Prof. Tony Cummings stands in class, smiling while wearing a blue blazer and white collared shirtAnthony Cummings, professor of music and coordinator of the Italian Studies Program, has received a contract from the University of Chicago Press for what may become the definitive book on the music of late-medieval and early-modern Florence, as well as an invitation to present at the Columbia University Seminar in the Renaissance.

The 450-page book, entitled Music in Golden-Age Florence, 1250-1750, will include eight color plates, 25 black-and-white illustrations, and 45 musical examples. In addition, La Morra, considered one of the leading European ensembles for late Medieval and Renaissance music and scheduled to perform in 2020 at the Williams Center for the Arts prior to the pandemic, will record a two- or three-CD set to accompany the text.

Florence, from the thirteenth to the seventeenth century, was a cradle for the visual arts, literature, and science.  Music and music-making were just as central to city life throughout these centuries, gifting the world, among other musical inventions, the Renaissance madrigal, opera, and the piano.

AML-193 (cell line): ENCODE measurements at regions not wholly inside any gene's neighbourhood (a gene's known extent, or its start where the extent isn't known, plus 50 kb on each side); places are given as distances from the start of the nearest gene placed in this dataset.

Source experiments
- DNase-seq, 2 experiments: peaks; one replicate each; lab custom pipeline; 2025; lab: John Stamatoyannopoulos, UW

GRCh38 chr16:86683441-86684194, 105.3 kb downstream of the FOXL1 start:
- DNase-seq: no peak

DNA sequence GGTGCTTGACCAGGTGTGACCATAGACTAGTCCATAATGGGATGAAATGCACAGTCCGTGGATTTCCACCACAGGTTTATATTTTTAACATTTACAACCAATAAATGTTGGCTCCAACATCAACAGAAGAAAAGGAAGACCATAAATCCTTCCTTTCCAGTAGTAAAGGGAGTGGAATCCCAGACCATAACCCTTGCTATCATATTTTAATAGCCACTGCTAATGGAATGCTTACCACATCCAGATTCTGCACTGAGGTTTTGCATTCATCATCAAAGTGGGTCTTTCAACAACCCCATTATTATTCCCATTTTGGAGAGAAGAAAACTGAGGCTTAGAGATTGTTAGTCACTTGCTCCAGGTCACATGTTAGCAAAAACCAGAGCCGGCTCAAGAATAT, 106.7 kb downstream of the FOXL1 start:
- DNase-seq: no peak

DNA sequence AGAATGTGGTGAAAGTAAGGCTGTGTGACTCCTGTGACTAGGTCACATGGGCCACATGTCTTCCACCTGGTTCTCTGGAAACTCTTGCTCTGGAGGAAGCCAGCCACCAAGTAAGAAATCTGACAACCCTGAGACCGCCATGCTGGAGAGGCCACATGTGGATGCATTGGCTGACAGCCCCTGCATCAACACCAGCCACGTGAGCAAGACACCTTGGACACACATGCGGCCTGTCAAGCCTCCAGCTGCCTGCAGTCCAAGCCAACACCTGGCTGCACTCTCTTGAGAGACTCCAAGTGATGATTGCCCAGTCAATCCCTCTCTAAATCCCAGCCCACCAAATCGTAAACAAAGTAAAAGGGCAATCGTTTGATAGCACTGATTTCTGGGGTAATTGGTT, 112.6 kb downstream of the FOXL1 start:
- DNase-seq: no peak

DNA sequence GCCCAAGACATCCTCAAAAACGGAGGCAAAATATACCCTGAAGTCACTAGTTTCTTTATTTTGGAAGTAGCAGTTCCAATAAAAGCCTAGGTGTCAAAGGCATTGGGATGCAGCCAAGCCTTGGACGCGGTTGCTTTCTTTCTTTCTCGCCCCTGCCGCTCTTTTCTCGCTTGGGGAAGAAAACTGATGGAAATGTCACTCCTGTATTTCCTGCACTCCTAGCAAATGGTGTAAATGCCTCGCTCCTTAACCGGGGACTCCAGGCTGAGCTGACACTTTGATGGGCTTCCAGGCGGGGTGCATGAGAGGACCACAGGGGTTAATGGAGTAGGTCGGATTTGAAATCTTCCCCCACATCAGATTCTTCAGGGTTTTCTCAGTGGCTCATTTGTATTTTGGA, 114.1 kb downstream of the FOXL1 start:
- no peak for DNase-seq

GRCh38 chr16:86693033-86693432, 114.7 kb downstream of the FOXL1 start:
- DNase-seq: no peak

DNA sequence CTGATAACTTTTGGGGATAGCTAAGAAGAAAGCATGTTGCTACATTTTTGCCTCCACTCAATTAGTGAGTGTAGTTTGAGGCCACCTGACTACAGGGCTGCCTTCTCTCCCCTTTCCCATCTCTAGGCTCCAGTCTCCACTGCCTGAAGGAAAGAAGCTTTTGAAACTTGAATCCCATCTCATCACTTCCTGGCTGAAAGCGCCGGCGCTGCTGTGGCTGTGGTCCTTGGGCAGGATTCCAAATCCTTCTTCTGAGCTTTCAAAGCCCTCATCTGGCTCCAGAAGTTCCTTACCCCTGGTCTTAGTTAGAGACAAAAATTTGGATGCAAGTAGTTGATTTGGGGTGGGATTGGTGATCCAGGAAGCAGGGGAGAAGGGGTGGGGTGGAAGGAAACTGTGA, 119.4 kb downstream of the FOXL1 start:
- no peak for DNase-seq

Until Cummings, no author has attempted a comprehensive history of Florence’s contributions to music and how music was cultivated and supported in the city, from civic and religious institutions to private patronage and the academies.

As a result, the music of Renaissance Florence has remained largely unknown, as scholars in other fields have lacked an important resource allowing them to incorporate music in their writings, while general readers and lovers of the city have lacked an understanding of how music flourished side by side with the other arts to define what is known as the city’s golden age.

As a scholar of both music and Italian literature, Cummings has dedicated his life and career to the study of Florence and has developed an unparalleled knowledge of the city’s history and its cultural life through the centuries.

One of the key benefits of the book’s long historical arc is an understanding of how some of the most distinctively Florentine musical genres were cultivated over centuries as well as heard and performed in cathedrals, convents, and city palaces, and at religious services, lay confraternities, festive banqueting, public ceremonies, and private gatherings. What will emerge from the narrative is a resonant “soundscape” of the city.

In addition to the book, Cummings has been invited to present a paper at the 2021 Columbia University Seminar in the Renaissance, established by Professor Paul Oskar Kristeller, one of the most distinguished historians of the Italian Renaissance of the twentieth century.  Past presenters have included esteemed scholars of the Italian Renaissance including Millard Meiss, Charles Trinkaus, Josephine Waters Bennett, Theodor Mommsen, Felix Gilbert, and Hans Baron.

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